I have previously made a couple of Naval vessels to represent those which took part in coastal or river operations during the Jacobite Rebellion. These were a 12 gun Royal Navy brig (two masted ship) and a merchant brig. These could represent HMS Hazard, captured by the Jacobites in Montrose Harbour in November 1745, and the French Armed Transport La Renommée which assisted in this. They could also represent HMS Vulture which unsuccessfully attempted to prevent a Jacobite merchant brig transporting French supplied siege artillery across the River Forth at Alloa in January 1746. Finally, the Royal Navy brig could represent the French ship “le Prince Charles” (the captured HMS Hazard) which was carrying £13,000 in gold for the Jacobites (worth £25 million today) but which was forced ashore in March 1746 in the Kyle of Tongue, by the 24 gun Frigate, HMS Sheerness.
I needed a model for HMS Sheerness, a larger three masted frigate than the other two, and which looked like this.
I based my model of HMS Sheerness on a modified version of the Airfix 1:87 model of HMS Bounty, which I bought many years ago.
HMS Sheerness had 20 guns on her maindeck (10 on each side) and four smaller ones on her quarterdeck (two either side). I positioned 10 Hät Napoleonic Royal Navy guns (with Airfix French Napoleonic Artillery barrels) on the HMS Bounty maindeck to get the spacing right, making sure that I had enough room for one gunner between each gun and its neighbour.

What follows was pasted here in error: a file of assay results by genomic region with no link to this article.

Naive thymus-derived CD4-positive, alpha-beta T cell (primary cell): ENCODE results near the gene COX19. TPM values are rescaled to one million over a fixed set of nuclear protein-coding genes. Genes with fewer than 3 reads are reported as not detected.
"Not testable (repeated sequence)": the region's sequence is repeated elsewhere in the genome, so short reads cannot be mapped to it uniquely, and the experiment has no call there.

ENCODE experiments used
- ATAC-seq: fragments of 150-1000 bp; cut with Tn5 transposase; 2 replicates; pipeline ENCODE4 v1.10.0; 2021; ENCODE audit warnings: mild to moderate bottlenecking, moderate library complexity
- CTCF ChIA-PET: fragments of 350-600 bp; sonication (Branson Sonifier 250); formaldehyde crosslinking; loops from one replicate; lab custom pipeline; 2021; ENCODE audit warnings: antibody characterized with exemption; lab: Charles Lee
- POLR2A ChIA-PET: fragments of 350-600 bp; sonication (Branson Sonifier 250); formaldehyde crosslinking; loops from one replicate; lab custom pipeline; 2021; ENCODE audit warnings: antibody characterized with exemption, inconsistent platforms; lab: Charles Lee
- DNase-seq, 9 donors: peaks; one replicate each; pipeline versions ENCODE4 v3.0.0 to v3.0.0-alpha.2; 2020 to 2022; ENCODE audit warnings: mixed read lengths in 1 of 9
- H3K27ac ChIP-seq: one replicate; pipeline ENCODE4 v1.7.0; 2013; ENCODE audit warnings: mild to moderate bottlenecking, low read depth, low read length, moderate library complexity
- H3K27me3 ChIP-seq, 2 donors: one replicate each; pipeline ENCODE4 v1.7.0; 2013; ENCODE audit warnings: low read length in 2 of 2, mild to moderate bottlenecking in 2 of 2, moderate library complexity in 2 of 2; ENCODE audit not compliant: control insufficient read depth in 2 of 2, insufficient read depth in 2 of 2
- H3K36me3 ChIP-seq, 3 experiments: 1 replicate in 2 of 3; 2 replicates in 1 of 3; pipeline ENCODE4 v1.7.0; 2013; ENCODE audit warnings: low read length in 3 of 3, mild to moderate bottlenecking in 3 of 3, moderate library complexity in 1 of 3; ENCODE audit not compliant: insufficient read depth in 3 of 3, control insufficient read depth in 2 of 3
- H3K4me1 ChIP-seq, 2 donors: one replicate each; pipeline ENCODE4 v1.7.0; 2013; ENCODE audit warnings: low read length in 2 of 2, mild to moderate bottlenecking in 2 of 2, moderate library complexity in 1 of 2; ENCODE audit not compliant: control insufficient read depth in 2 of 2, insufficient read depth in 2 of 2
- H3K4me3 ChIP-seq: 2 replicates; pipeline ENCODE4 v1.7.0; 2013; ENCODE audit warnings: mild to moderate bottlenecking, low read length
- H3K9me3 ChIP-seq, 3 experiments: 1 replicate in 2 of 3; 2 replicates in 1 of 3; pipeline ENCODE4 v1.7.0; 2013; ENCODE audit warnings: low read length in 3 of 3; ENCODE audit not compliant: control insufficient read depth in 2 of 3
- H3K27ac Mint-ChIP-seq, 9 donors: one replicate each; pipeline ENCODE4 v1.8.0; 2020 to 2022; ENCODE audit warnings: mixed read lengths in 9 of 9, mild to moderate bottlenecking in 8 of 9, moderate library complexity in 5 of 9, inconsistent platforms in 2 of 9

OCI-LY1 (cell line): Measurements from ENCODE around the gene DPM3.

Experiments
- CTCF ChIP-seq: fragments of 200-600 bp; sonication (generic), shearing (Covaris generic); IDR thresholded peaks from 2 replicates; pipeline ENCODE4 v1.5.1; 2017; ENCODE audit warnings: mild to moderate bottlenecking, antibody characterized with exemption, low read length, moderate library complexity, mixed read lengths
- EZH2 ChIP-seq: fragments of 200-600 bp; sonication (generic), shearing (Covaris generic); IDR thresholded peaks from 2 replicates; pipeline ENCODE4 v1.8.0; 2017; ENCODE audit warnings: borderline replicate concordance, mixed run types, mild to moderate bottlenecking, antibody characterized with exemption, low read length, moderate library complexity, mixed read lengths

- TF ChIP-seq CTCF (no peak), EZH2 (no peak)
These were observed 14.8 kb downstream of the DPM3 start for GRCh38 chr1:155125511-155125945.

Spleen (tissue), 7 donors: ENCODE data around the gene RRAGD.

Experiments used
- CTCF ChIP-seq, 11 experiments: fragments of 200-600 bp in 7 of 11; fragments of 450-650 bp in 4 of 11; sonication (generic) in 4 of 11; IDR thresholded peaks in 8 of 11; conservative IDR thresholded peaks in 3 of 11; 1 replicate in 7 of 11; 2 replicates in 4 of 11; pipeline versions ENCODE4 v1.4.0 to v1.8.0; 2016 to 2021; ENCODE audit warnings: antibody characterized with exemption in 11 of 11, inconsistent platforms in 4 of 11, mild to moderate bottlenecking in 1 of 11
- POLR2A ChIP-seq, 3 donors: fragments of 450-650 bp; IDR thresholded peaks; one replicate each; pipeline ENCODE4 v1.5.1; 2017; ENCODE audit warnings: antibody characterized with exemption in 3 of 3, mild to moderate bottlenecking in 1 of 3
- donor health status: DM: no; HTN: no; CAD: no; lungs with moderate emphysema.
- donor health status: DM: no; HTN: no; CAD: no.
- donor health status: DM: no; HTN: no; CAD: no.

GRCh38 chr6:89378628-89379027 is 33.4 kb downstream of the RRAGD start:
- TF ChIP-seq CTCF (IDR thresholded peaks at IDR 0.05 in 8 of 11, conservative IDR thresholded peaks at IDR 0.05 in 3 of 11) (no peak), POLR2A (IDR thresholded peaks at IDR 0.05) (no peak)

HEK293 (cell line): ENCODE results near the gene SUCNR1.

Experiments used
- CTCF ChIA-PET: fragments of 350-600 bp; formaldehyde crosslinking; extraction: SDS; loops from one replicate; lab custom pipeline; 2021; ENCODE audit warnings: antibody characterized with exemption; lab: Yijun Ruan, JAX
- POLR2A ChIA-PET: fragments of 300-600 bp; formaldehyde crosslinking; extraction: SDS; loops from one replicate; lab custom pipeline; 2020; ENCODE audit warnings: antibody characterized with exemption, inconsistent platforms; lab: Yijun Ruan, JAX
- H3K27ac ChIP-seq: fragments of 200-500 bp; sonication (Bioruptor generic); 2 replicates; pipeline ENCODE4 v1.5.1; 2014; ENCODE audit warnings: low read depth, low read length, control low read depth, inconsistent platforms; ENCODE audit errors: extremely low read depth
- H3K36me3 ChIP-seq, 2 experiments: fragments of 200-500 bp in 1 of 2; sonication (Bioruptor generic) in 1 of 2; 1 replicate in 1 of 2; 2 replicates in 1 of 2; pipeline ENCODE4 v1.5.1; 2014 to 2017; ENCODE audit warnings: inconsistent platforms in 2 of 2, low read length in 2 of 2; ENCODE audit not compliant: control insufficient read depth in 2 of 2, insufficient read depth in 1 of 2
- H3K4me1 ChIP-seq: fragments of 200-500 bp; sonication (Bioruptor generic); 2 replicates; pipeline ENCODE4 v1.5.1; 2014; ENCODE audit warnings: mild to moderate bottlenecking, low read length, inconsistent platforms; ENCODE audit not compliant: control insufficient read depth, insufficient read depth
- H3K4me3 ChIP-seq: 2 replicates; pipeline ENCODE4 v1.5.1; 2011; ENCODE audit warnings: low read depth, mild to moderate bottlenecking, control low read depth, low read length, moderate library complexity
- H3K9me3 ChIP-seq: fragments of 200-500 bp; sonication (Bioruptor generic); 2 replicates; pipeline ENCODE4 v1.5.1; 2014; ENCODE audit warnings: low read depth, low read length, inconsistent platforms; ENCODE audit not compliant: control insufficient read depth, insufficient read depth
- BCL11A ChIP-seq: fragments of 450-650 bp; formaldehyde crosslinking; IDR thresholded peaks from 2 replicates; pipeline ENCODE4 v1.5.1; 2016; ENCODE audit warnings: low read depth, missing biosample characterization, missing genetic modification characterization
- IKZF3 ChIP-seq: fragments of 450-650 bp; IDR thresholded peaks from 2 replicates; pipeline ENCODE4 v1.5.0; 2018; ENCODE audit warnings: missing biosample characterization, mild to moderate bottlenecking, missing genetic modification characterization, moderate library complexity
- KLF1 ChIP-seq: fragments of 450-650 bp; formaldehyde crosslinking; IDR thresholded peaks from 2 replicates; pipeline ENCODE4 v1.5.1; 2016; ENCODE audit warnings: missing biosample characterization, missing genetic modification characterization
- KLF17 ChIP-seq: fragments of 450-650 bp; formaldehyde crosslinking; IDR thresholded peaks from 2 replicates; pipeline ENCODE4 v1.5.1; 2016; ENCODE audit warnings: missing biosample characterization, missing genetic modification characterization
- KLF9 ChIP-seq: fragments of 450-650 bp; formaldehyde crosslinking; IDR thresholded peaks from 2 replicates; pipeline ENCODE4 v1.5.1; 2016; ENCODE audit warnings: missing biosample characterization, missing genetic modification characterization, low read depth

I then used a Chinograph (wax pencil, used for map marking in my Army days) to mark the positions for the gunports on the HMS Bounty hull.
The HMS Bounty model had a totally flat deck, but I wanted my HMS Sheerness model to have a raised focsle and quarterdeck. so marked lines to cut the HMS Bounty deck to achieve this.
The original HMS Bounty cabin was very small, particularly when compared to the one on the model of HMS Hazard, which I had previously made. It also looked small compared to those on pictures of frigates, like the one at the top of this post.
To make an enlarged cabin, I used a section of curved plastic from the stand from one of the “Black Falcon” models which I had used to make both my HMS Hazard and merchant brig models.
Here is the cut out section of that curved plastic. I heated the curve on the right and bent it to make it straight.
Here is the enlarged cabin. I have made some horizontal mouldings from waxed string and etched positions for the windows.
Here is the modified hull. I have cut 10 gunports where they would line up with the maindeck and two more for the quarterdeck, using my miniature soldering iron to cut these. I have removed the railings above the maindeck and cut back the hull where the quarterdeck will finish.
The four guns in the centre of the maindeck on each side will be actual gun models, but the three at the front on the maindeck will be below the focsle deck and the three at the rear of the maindeck will be below the quarterdeck.